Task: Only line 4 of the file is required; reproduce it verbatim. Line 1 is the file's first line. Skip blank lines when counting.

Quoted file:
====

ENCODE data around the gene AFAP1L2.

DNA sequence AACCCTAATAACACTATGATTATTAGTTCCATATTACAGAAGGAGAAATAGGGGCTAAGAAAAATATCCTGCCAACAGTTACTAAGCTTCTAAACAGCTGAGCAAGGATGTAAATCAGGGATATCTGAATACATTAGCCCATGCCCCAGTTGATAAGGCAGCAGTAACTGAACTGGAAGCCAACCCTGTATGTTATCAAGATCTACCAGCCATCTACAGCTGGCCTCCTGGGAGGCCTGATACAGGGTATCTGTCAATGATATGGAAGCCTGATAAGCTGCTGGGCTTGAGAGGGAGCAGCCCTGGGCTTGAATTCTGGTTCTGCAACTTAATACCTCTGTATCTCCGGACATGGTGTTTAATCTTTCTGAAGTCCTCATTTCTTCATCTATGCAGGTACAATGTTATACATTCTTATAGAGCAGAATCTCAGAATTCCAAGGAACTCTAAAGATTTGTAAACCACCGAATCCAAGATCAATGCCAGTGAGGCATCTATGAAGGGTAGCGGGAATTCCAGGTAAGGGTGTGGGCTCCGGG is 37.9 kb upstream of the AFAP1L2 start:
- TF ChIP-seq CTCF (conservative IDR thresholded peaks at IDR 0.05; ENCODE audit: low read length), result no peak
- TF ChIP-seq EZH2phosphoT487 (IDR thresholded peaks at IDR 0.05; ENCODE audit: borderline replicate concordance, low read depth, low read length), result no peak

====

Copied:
- TF ChIP-seq EZH2phosphoT487 (IDR thresholded peaks at IDR 0.05; ENCODE audit: borderline replicate concordance, low read depth, low read length), result no peak